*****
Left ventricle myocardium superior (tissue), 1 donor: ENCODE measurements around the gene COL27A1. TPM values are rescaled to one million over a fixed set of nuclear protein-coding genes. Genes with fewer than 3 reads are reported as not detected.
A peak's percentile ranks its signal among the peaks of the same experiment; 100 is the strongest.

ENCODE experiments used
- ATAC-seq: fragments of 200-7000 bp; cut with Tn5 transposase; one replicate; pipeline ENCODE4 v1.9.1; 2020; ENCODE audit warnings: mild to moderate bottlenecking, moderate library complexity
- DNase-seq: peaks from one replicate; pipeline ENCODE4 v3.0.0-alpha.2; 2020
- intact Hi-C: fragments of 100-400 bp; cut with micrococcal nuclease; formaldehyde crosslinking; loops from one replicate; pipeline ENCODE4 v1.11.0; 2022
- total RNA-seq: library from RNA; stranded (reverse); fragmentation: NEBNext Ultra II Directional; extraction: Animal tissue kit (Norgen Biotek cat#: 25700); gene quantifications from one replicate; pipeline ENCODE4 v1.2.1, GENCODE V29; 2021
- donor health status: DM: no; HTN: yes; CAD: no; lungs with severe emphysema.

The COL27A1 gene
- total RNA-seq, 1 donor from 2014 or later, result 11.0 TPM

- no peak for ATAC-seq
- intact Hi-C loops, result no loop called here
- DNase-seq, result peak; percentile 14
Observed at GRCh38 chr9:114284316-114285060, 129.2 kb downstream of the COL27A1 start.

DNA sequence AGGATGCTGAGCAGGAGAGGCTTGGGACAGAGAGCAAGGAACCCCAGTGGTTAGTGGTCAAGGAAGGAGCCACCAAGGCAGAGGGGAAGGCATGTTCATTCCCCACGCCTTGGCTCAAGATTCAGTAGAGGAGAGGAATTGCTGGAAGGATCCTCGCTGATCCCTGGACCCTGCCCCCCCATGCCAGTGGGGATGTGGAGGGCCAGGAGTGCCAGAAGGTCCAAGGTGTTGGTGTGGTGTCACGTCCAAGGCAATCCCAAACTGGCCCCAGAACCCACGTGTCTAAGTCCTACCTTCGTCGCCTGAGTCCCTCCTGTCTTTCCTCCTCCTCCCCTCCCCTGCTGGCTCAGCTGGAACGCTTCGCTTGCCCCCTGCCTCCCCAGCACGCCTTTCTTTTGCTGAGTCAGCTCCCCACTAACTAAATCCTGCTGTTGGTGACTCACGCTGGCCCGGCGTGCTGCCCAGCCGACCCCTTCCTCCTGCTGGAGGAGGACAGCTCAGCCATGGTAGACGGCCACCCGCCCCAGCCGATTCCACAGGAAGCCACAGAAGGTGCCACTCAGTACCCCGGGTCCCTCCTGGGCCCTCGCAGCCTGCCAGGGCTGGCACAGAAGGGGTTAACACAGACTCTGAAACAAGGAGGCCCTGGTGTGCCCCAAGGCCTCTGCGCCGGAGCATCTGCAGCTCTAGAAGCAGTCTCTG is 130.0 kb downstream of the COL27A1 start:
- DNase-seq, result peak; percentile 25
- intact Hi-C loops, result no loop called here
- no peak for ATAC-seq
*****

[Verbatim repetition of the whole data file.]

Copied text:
Left ventricle myocardium superior (tissue), 1 donor: ENCODE measurements around the gene COL27A1. TPM values are rescaled to one million over a fixed set of nuclear protein-coding genes. Genes with fewer than 3 reads are reported as not detected.
A peak's percentile ranks its signal among the peaks of the same experiment; 100 is the strongest.

ENCODE experiments used
- ATAC-seq: fragments of 200-7000 bp; cut with Tn5 transposase; one replicate; pipeline ENCODE4 v1.9.1; 2020; ENCODE audit warnings: mild to moderate bottlenecking, moderate library complexity
- DNase-seq: peaks from one replicate; pipeline ENCODE4 v3.0.0-alpha.2; 2020
- intact Hi-C: fragments of 100-400 bp; cut with micrococcal nuclease; formaldehyde crosslinking; loops from one replicate; pipeline ENCODE4 v1.11.0; 2022
- total RNA-seq: library from RNA; stranded (reverse); fragmentation: NEBNext Ultra II Directional; extraction: Animal tissue kit (Norgen Biotek cat#: 25700); gene quantifications from one replicate; pipeline ENCODE4 v1.2.1, GENCODE V29; 2021
- donor health status: DM: no; HTN: yes; CAD: no; lungs with severe emphysema.

The COL27A1 gene
- total RNA-seq, 1 donor from 2014 or later, result 11.0 TPM

- no peak for ATAC-seq
- intact Hi-C loops, result no loop called here
- DNase-seq, result peak; percentile 14
Observed at GRCh38 chr9:114284316-114285060, 129.2 kb downstream of the COL27A1 start.

DNA sequence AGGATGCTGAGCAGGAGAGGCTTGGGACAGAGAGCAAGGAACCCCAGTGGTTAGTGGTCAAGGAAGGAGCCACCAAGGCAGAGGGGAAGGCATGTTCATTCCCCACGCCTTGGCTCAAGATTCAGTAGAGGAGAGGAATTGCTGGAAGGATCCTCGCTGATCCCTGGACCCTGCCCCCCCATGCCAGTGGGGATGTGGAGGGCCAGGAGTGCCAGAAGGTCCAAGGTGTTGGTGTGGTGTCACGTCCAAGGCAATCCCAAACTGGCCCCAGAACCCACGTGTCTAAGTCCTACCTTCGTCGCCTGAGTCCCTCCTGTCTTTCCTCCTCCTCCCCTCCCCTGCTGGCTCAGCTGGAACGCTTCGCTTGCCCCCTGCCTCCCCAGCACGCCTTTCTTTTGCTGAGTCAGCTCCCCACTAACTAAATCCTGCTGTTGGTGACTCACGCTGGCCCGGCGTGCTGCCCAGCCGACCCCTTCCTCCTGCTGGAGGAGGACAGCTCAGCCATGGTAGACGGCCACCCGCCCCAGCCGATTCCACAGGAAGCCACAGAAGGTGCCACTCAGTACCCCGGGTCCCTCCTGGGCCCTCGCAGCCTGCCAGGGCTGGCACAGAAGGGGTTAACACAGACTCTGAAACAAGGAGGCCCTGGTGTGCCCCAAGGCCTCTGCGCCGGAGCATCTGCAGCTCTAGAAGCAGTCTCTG is 130.0 kb downstream of the COL27A1 start:
- DNase-seq, result peak; percentile 25
- intact Hi-C loops, result no loop called here
- no peak for ATAC-seq